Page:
Author Julia Phillips
I think I’ve got a not so secret passion for fiction set in Russia. I’ve eagerly read through the night several fairytales that have come from Russian folklore and Disappearing Earth, my first contemporary story set on the remote Siberian peninsula of Kamchatka, was a similar experience.
Eight year old Aloyna and her younger sister Sophia are abducted in August (our first chapter) from the city of Petropavlovsk-Kamchatsky, a small city isolated for much of the year due to weather and geographic location. Each chapter continues on from August and introduces the reader to a new set of characters, all linked to the city in some way. All characters who have heard of the missing girls, an unheard of tale in this small city. Each chapter is the next consecutive month, in September we hear that the search is ongoing, in October we learn that a culprit is being identified. The story isn’t only about the abduction but the impact of loss, the expectations on ourselves and the lens through which one views strangers.
“Everyone looked better at a distance. Everyone sounded sweetest when you did not have to hear them talk too long. After her husband hung up, Natasha skated past her brother at the wall, their mother cleaning her glasses beside him. Loving someone close-up—that was difficult.”Julia Phillips, Disappearing Earth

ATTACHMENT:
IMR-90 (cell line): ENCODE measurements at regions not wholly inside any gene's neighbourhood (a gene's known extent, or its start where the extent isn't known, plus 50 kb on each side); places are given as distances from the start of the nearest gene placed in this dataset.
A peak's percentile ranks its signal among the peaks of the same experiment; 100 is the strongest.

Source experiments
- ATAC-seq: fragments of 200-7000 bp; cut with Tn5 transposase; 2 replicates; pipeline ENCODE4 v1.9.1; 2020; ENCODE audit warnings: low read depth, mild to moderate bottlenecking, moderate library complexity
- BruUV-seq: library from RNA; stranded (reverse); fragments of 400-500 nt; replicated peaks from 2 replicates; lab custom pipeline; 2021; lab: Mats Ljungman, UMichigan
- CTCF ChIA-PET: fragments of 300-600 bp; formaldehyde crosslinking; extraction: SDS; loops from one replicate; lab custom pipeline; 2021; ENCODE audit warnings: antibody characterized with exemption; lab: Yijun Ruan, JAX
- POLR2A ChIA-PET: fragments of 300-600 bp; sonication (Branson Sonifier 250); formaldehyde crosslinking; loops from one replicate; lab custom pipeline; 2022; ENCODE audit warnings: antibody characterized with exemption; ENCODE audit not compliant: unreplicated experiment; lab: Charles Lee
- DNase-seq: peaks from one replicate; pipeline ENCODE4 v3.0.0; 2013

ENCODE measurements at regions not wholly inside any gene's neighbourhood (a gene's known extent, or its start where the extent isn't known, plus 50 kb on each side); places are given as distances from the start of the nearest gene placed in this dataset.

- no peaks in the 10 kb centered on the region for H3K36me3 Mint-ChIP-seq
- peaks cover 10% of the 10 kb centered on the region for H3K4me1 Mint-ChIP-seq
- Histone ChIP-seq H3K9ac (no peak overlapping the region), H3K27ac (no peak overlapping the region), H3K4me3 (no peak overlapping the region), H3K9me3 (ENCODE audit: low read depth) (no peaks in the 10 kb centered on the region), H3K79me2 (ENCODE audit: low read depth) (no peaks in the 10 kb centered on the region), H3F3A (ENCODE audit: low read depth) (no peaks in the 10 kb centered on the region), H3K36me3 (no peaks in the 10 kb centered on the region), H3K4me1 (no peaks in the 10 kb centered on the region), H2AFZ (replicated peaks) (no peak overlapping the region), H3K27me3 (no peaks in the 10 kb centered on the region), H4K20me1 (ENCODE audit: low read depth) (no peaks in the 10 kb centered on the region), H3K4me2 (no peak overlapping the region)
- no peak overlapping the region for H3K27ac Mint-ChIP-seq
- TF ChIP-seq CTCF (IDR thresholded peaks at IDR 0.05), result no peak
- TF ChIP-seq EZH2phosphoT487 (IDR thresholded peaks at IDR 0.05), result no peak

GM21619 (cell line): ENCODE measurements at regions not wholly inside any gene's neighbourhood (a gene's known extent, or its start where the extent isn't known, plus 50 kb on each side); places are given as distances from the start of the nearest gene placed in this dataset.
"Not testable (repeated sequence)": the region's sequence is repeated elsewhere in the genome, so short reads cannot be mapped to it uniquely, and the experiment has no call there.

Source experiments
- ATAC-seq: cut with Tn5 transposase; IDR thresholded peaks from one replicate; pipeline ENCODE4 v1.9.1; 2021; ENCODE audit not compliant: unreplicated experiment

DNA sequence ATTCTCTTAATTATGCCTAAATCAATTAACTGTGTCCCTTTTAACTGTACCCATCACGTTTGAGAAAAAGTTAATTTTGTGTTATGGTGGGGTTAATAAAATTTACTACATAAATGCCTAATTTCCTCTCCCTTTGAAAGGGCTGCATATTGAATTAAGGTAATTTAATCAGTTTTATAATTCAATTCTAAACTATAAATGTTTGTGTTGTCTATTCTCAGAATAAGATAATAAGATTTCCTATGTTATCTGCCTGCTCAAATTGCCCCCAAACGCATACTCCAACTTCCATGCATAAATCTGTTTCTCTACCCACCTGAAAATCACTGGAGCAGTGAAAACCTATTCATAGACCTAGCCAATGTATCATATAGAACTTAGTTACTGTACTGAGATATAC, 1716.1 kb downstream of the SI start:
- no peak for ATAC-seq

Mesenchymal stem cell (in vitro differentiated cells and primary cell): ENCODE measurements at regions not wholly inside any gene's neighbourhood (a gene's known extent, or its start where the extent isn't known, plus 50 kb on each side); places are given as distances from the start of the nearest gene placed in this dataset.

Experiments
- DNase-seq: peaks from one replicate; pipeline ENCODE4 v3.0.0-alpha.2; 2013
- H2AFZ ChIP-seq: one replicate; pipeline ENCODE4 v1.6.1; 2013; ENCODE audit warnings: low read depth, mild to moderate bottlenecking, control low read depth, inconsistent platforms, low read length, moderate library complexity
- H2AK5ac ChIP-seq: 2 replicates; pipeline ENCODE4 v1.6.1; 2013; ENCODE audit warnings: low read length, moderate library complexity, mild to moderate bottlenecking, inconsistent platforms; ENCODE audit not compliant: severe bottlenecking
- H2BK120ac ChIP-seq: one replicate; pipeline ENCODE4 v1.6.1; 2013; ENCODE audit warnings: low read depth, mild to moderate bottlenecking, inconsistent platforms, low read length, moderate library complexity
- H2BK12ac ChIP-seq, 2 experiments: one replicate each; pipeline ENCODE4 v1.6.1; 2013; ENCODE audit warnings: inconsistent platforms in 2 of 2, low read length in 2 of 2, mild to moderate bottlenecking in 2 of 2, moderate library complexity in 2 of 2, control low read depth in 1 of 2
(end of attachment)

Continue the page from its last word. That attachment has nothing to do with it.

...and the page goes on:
Very cleverly told, each story is woven in the same tone but from very unique perspectives. Like a blurry puzzle slowly becoming clearer, each chapter adds small details on the mystery of the girls – don’t go into this book expecting a story about missing young girls. It isn’t just that. At the half way mark, I was invested in all of the characters I had encountered. The last book I recall that made me feel for such a diverse and non-linear cast was A Visit from the Goon Squad by Jennifer Egan. It is quite difficult to hold the tension of the missing girls whilst caring about a self-righteous administrative clerk, but that is exactly what happened.
The atmosphere and location are a driving force in their own right. This story placed anywhere else may not have been as effective and evocative as it was, yet on the isolated shores, wide ranging mountains and lonely expanses of land, it made a strange kind of sense. I found myself completely immersed in the locales, remote villages I had never imagined became very real.
This is Julia Phillips debut novel and I am very keen to see what her follow up looks like. This sort of debut is difficult to follow up. There was a note in my copy that some of the chapters had been published as short stories in various publications; credit to her writing that during reading there was nothing disjointed about the storytelling. In fact, it felt very much intended and the ebbs and flows were consistent.
An intriguing and haunting read for fans of literary fiction / layered mysteries. There is a strong and powerful subtext woven throughout on race, gender, identity and cultural acceptance via small city politics in a slowly changing Russia.